Gabby Smith made a choice her sophomore year that baffled many of her friends and the staff of Northwest High School. Even her parents questioned her decision to attend Butler Tech School of the Arts. Not because they didn’t recognize her passion, or appreciate her talent. But because she was happy at Northwest. She was involved, president of her class, member of the National Honor Society, a true Northwest Knight. However, when Gabby visited the School of the Arts, she found a place she felt she belonged.
“I felt at home,” Gabby explained, “and I felt like this type of opportunity may never come again.”
Gabby of course shared her list of activities and leadership roles with Cy Wood, Vocal Instructor, during her interview.
“Cy had me sing a few notes and sing the scales with him at the piano,” Gabby recalls. “But then he asked me if I was ready to pour my leadership into SOA, and I immediately felt a connection and a responsibility to do just that.”
Gabby hit the ground running as she began her junior year as a vocal major and gave not only her talent but her heart to the SOA family. She became involved in several groups on campus and also remained involved with her organizations at Northwest High School.
“It was a lot to take on,” admitted Gabby, “but I wasn’t going to let people believe that I couldn’t carry a heavy load, I can and I did.”
This spring, Gabby organized and produced the Black Excellence Show, a student-led performance that featured African-American artists as well as highlighted the talents of the diverse student body who attend the School of the Arts.
The next step in Gabby’s future required a difficult choice to be made again. With her sights set on majoring in Psychology, Gabby began the college application process and applied to six colleges by the early action dates in the fall of 2020, including Wilberforce University, Central State University, Northern Kentucky University, Kentucky State University, Alabama A & M University, and Spelman College.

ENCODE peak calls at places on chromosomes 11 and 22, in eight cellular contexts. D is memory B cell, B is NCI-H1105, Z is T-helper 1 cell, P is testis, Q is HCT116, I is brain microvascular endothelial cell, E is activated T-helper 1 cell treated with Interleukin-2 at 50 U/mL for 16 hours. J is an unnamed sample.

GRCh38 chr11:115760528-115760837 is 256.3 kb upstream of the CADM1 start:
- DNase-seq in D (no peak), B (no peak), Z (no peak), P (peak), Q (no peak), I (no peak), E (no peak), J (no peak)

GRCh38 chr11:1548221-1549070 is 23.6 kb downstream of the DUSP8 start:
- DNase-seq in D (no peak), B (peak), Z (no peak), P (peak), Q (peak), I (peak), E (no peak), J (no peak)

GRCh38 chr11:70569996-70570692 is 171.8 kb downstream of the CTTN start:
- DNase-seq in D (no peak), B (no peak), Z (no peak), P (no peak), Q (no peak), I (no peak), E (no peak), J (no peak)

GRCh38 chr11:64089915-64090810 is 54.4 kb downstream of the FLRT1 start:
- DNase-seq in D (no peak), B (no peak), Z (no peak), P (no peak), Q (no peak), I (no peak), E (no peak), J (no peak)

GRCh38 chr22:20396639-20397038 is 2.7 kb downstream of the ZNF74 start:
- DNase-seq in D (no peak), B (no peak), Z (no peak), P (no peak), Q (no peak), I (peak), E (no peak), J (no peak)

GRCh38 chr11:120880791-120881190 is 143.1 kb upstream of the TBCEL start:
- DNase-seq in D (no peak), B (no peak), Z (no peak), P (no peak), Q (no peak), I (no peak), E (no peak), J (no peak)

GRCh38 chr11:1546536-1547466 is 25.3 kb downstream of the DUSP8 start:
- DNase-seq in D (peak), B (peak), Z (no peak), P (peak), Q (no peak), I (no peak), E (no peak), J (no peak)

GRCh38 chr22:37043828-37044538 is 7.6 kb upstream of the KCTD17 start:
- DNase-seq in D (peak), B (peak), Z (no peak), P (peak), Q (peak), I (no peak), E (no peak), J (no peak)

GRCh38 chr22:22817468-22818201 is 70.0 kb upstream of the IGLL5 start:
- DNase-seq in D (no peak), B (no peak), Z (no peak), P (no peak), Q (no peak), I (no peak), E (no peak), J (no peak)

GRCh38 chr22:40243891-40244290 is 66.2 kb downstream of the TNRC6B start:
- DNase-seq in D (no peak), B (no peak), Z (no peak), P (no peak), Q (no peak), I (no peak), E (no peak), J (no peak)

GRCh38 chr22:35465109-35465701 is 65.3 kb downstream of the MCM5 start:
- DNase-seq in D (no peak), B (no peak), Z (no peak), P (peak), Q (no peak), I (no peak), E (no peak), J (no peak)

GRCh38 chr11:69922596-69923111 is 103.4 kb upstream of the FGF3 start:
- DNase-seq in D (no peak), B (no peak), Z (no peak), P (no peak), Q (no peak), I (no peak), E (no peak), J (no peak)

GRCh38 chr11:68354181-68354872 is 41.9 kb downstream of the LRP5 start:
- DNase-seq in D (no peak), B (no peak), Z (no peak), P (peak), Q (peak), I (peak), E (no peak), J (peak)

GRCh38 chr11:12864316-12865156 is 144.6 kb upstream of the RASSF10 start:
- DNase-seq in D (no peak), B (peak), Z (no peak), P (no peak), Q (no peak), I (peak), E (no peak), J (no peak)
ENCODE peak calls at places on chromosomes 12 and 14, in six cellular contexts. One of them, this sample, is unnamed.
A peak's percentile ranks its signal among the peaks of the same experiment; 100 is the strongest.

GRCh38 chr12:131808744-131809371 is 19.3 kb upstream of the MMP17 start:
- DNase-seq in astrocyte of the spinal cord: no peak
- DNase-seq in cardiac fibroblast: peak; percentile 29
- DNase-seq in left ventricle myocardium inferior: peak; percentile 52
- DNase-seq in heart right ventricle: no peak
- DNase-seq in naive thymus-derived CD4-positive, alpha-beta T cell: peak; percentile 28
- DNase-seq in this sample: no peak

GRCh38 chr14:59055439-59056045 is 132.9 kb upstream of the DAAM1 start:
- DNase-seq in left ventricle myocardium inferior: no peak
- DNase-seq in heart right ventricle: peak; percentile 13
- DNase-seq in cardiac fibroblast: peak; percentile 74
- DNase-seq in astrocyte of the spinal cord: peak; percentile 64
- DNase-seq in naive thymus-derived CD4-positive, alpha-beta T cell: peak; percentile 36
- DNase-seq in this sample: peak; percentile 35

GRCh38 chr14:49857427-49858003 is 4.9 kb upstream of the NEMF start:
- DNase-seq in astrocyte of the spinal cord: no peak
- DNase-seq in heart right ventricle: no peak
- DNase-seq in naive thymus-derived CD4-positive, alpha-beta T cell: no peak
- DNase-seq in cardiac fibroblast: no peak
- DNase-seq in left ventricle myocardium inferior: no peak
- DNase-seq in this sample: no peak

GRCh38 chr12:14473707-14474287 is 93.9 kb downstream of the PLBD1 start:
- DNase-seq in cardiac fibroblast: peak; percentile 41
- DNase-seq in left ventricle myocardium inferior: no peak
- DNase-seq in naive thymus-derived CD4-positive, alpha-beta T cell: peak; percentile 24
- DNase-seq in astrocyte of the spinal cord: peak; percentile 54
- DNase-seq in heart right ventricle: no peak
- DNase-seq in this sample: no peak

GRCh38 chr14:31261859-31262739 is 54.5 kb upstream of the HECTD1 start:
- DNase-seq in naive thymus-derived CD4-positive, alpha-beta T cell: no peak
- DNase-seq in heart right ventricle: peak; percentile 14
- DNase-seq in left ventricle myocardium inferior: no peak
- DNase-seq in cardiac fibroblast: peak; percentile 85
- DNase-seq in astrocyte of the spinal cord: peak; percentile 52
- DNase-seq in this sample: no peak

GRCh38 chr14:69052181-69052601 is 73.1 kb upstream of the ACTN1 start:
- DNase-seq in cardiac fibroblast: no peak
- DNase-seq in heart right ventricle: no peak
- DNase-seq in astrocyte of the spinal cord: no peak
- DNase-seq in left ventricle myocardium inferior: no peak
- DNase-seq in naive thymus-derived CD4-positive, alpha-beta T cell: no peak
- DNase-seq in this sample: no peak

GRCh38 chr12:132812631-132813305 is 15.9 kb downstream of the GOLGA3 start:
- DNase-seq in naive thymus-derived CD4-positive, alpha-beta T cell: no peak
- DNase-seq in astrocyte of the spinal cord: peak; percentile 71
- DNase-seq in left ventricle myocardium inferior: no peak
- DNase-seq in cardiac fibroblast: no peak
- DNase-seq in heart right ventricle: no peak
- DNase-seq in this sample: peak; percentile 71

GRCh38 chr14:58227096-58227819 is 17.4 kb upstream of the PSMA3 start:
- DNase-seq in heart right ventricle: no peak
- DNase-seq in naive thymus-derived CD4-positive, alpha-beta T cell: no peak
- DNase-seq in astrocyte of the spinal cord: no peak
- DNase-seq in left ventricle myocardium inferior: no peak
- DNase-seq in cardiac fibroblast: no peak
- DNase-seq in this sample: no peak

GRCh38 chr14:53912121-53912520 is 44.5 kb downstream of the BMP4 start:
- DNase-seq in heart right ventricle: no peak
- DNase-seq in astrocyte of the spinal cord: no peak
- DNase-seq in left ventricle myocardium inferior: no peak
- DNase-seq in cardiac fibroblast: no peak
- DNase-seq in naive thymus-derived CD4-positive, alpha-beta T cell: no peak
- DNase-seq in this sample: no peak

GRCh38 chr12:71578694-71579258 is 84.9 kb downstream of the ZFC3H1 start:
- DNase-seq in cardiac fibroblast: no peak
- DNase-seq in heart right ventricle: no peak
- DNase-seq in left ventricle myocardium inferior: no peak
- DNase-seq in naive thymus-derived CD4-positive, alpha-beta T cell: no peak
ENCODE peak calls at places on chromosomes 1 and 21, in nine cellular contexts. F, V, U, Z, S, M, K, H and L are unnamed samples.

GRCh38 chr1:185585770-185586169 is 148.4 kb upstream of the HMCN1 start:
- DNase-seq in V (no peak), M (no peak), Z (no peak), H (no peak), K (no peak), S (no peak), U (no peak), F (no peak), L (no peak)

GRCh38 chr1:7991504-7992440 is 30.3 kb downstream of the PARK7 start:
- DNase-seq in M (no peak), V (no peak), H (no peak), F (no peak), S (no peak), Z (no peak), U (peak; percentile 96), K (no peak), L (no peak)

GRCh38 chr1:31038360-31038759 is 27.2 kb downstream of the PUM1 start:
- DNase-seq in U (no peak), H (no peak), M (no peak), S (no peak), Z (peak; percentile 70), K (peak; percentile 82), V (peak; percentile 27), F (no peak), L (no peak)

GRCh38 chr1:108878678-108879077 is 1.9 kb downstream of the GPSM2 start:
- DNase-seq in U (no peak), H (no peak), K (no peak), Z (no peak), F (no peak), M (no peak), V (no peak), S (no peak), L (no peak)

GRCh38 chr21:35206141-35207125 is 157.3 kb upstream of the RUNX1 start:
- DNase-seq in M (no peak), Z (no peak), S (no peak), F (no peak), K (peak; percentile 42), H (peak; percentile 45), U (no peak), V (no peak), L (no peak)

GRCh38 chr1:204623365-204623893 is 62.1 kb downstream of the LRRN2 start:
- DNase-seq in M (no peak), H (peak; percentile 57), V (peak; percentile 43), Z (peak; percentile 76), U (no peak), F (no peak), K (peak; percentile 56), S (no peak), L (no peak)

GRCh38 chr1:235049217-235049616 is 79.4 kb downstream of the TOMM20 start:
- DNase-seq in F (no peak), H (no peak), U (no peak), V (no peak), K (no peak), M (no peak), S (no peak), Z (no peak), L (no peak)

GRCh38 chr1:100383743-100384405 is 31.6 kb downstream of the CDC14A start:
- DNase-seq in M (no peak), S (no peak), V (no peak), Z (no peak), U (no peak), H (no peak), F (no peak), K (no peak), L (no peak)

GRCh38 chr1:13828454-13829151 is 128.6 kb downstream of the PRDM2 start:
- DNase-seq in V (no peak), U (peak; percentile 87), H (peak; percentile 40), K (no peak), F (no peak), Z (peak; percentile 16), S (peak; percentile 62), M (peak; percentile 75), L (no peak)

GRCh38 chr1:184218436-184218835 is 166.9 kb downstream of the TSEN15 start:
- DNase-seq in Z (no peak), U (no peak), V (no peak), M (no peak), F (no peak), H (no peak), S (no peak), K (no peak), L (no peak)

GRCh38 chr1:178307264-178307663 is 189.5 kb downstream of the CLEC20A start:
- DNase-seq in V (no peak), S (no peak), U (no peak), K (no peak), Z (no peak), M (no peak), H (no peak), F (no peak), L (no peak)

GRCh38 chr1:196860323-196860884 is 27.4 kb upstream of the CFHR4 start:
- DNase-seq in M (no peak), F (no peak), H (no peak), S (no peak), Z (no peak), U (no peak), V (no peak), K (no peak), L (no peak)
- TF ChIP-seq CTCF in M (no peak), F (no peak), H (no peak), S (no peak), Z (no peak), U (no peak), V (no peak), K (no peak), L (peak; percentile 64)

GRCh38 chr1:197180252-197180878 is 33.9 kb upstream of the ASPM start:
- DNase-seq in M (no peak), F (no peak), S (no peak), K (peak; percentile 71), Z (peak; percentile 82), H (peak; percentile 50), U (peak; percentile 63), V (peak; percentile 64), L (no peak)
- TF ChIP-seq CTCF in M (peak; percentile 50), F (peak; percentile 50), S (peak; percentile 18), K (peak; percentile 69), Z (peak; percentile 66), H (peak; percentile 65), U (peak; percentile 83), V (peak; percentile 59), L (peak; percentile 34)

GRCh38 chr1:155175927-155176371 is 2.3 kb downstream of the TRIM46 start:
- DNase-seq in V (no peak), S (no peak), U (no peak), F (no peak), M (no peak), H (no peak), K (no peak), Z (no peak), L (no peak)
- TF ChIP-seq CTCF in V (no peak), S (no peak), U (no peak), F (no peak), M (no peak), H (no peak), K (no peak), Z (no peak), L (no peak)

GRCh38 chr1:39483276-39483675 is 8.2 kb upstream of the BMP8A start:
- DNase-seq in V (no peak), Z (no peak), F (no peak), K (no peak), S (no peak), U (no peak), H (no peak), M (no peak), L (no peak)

“I literally sat back and watched as I received acceptance letters from every college…except Spelman,” said Gabby, recalling the agonizing wait. “I waited and waited for word from Spelman, knowing that I was aiming high but hoping for the best.”
Spelman College is recognized among the top 100 national liberal arts colleges and is the number 1 historically black college and university in the country!
“Then, finally on April 1st, I received my acceptance to Spelman!”
But Gabby still had a choice to make. Despite the honor and prestige of being accepted to such a top-ranked school, Gabby had never visited the campus and was unsure of her decision.
“My mom and I decided that we need to take a trip to Atlanta to see the campus, hoping it would make my decision easier,” explained Gabby, “I felt this huge sense of accomplishment just by being accepted but secretly a mini-panic attack that I would make my decision just because it was ‘Spelman!’”
Additionally, Gabby was well aware that the price tag for Spelman had to be considered as well. Although her acceptance to the university had arrived, she was awaiting news on the Codehouse Scholars Initiative, a scholarship program specifically for students entering into one of the select historically black colleges and universities, such as Spelman College.
“We were literally on Spelman’s campus when I received an email from the Codehouse initiative telling me I had been awarded the scholarship! It was a sign, it felt right.”
Gabby ultimately made the choice to accept her offer to attend Spelman College and will move to Atlanta later this fall. She hopes to utilize her degree in psychology someday by opening a private practice where she can specialize in music therapy.
Gabby will undoubtedly continue to make choices, such as her decisions to attend Butler Tech School of the Arts and Spelman College, which will allow her to change the world.